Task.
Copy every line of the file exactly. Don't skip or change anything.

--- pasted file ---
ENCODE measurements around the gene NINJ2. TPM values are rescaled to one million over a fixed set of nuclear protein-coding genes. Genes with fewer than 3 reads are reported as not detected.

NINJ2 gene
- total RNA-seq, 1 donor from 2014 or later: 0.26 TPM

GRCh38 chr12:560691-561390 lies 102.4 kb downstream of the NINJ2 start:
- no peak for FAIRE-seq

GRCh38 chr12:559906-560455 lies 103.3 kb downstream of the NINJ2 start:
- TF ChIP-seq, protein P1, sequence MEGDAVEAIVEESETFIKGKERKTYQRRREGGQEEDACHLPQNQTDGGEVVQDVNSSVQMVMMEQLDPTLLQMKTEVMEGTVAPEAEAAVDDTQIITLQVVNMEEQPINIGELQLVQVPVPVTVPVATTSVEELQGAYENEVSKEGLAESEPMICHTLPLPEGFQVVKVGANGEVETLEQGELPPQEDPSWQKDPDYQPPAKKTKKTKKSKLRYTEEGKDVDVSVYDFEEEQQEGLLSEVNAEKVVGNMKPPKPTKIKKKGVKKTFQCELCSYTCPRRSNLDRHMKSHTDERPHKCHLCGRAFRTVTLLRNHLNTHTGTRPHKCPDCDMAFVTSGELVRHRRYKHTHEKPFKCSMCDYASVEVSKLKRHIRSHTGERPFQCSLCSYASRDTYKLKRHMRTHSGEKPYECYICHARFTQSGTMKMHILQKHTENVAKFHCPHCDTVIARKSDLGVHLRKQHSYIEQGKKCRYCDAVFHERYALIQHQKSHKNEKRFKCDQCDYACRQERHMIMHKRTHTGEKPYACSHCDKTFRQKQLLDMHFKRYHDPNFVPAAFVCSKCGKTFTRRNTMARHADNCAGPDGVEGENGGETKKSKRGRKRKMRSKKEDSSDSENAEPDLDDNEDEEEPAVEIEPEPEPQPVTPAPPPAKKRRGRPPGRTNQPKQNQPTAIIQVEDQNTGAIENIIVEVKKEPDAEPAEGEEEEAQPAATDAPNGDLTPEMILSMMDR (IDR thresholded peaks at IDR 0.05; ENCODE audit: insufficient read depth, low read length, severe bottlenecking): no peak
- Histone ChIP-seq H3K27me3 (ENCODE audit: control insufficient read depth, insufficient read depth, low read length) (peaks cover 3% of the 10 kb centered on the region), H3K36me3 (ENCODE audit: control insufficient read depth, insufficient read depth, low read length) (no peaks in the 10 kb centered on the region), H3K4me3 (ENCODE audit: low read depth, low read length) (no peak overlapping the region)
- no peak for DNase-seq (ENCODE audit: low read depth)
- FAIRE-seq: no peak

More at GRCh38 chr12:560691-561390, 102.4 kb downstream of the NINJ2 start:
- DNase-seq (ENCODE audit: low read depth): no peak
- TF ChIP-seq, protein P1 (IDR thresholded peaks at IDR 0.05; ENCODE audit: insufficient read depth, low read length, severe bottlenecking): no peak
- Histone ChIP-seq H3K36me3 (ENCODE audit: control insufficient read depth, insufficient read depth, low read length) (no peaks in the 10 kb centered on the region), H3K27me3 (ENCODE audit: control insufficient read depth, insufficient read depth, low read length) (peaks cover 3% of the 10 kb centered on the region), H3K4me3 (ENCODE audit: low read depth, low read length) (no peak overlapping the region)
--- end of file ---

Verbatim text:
ENCODE measurements around the gene NINJ2. TPM values are rescaled to one million over a fixed set of nuclear protein-coding genes. Genes with fewer than 3 reads are reported as not detected.

NINJ2 gene
- total RNA-seq, 1 donor from 2014 or later: 0.26 TPM

GRCh38 chr12:560691-561390 lies 102.4 kb downstream of the NINJ2 start:
- no peak for FAIRE-seq

GRCh38 chr12:559906-560455 lies 103.3 kb downstream of the NINJ2 start:
- TF ChIP-seq, protein P1, sequence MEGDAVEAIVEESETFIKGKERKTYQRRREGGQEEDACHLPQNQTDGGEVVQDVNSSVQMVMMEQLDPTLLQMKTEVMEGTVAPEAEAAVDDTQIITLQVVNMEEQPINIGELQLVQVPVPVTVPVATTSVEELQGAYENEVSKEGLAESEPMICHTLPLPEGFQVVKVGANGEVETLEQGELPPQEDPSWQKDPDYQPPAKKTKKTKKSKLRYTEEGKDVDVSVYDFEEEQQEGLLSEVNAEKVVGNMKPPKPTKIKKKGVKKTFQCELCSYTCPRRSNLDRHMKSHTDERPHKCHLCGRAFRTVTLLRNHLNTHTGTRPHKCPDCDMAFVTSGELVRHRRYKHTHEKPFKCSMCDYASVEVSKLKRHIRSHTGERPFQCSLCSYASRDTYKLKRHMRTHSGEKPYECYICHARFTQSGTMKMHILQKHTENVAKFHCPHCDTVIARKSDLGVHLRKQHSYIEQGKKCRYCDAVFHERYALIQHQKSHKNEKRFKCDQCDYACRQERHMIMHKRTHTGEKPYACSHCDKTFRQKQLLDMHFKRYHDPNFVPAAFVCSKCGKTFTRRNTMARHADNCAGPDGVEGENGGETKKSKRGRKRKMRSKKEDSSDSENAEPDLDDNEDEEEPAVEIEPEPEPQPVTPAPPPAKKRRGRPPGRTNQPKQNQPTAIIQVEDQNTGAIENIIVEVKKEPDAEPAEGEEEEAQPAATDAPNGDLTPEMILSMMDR (IDR thresholded peaks at IDR 0.05; ENCODE audit: insufficient read depth, low read length, severe bottlenecking): no peak
- Histone ChIP-seq H3K27me3 (ENCODE audit: control insufficient read depth, insufficient read depth, low read length) (peaks cover 3% of the 10 kb centered on the region), H3K36me3 (ENCODE audit: control insufficient read depth, insufficient read depth, low read length) (no peaks in the 10 kb centered on the region), H3K4me3 (ENCODE audit: low read depth, low read length) (no peak overlapping the region)
- no peak for DNase-seq (ENCODE audit: low read depth)
- FAIRE-seq: no peak

More at GRCh38 chr12:560691-561390, 102.4 kb downstream of the NINJ2 start:
- DNase-seq (ENCODE audit: low read depth): no peak
- TF ChIP-seq, protein P1 (IDR thresholded peaks at IDR 0.05; ENCODE audit: insufficient read depth, low read length, severe bottlenecking): no peak
- Histone ChIP-seq H3K36me3 (ENCODE audit: control insufficient read depth, insufficient read depth, low read length) (no peaks in the 10 kb centered on the region), H3K27me3 (ENCODE audit: control insufficient read depth, insufficient read depth, low read length) (peaks cover 3% of the 10 kb centered on the region), H3K4me3 (ENCODE audit: low read depth, low read length) (no peak overlapping the region)